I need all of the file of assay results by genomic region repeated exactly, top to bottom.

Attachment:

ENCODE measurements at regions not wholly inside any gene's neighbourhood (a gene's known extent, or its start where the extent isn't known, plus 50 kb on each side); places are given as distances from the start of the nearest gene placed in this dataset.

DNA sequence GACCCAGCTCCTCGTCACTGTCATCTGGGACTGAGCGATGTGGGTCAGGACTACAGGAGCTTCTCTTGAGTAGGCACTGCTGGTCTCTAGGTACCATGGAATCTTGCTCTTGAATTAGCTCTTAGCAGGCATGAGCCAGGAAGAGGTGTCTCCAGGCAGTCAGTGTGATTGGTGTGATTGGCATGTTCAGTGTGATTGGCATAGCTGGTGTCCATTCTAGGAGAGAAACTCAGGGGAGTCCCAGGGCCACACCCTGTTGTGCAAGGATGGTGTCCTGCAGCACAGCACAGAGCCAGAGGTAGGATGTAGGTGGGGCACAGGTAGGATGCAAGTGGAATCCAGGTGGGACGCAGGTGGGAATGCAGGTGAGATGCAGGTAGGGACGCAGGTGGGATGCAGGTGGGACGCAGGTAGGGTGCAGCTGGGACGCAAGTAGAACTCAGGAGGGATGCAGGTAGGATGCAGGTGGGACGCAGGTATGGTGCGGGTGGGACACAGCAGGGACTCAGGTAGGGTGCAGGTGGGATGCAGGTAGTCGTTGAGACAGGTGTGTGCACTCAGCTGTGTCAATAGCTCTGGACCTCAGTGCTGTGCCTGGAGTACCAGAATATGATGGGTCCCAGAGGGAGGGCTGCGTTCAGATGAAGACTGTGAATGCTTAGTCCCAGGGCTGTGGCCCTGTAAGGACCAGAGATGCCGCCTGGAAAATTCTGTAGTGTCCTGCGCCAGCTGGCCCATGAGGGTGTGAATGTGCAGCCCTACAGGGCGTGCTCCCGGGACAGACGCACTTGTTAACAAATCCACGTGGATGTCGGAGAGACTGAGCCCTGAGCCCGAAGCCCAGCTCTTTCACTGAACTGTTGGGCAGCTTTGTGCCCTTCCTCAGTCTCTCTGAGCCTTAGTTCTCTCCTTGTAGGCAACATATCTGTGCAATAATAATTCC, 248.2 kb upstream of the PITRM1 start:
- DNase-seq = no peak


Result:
ENCODE measurements at regions not wholly inside any gene's neighbourhood (a gene's known extent, or its start where the extent isn't known, plus 50 kb on each side); places are given as distances from the start of the nearest gene placed in this dataset.

DNA sequence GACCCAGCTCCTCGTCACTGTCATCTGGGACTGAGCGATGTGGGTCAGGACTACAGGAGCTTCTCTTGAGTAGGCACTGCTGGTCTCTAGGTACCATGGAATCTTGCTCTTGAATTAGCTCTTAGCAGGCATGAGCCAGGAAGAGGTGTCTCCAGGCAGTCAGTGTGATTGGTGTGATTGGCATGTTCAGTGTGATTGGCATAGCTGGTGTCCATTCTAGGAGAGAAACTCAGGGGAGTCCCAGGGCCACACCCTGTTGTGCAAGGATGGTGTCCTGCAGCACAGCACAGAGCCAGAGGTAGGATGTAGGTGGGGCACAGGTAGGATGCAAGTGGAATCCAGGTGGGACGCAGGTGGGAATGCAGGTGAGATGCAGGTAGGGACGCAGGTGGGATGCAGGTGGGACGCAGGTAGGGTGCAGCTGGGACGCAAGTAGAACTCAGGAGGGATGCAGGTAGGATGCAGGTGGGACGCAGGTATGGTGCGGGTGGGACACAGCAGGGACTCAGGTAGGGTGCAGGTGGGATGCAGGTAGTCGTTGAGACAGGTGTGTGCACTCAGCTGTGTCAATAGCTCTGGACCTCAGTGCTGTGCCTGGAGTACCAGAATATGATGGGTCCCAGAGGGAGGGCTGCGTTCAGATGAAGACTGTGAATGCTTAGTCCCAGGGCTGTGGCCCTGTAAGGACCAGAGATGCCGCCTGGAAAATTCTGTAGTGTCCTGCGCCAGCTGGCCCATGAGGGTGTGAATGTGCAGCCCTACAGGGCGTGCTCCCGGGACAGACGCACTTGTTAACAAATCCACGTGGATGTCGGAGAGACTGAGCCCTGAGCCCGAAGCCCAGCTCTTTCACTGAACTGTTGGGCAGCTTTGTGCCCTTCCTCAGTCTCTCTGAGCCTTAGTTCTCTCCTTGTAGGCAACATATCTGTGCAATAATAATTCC, 248.2 kb upstream of the PITRM1 start:
- DNase-seq = no peak